Bookmark   July 18, 2008 at 5:16PM
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anita55(zone 6 NY)

I also have sensitive ferns which I understand are native but sort of out of control. I put in a couple of cinnamon ferns but now they are lost back there in the crowd, not sure if they are still alive or not. I also have some of that New York fern that someone ID for me.

I put in three Viburnum Dentatums last year and this year I put in three Winterberries. Hopeful that they will provide some food for the birds.

Anita

    Bookmark   July 18, 2008 at 8:18PM
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kcon(6)

I am not sure if Chasmanthium latifolium (Northern Sea Oats) is native to your area, but it would be a good choice. It likes shade and self-seeds profusely.

Keith

    Bookmark   July 19, 2008 at 11:46AM
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karen_b(6a s.c. PA)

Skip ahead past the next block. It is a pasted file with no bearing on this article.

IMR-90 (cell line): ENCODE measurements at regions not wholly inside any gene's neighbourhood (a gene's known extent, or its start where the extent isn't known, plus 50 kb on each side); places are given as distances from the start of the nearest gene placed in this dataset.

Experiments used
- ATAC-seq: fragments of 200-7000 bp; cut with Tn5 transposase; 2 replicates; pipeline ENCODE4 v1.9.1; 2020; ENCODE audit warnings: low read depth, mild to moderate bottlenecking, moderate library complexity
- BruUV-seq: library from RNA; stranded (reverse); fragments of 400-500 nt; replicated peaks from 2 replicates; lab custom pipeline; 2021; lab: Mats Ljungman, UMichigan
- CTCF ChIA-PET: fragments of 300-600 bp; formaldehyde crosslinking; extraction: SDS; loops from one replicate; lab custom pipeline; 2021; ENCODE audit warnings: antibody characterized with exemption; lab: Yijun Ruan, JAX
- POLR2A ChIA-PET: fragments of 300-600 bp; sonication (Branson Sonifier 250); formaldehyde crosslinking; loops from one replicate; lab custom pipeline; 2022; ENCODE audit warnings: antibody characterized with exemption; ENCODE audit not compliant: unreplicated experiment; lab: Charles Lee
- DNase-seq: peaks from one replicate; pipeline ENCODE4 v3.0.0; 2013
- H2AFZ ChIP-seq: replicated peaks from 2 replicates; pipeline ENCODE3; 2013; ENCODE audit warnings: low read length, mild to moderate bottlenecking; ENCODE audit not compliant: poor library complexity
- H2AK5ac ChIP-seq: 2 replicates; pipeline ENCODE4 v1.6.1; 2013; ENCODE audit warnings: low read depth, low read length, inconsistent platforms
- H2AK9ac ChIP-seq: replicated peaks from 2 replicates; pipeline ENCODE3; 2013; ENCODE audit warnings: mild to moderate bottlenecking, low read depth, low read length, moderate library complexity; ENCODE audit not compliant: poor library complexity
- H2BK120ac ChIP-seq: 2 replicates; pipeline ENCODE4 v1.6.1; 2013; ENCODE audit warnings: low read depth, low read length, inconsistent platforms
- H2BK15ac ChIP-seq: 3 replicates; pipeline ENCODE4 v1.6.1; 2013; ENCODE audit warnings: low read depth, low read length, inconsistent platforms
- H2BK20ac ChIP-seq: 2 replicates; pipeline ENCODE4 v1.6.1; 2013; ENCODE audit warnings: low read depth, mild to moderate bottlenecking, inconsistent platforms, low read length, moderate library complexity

I have 2 acres of mostly oak trees bordering a state forest and I too am trying to fill in the forest edge with natives. I have found wintersowing to be the cheapest route to starting seeds, especially natives. Instead of digging up plants from the wild, which isn't usually recommended by naturalists, you could collect seeds later this summer thru the fall and then wintersow the seeds. I even wintersowed a carolina allspice shrub, what a surprise when all of the seeds germinated and now I have loads of seedlings to hopefully trade. This past fall I collected seeds from a meadow garden our local master gardeners have, which made it nice because most of the plants were labeled. If you have questions on wintersowing you can check out the forum on wintersowing.

    Bookmark   July 21, 2008 at 12:41PM
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neil_allen(z5/6 Chi IL)

One thing that does fairly well from scattered seed is columbine, Aquilegia canadensis. If you know anyone with the plant on their property, gather the seed this summer after the pods turn tan. A single plant produces a large amount of seed. You should get some plants next year (they won't germinate right away), some flowers the year after.

    Bookmark   July 21, 2008 at 4:26PM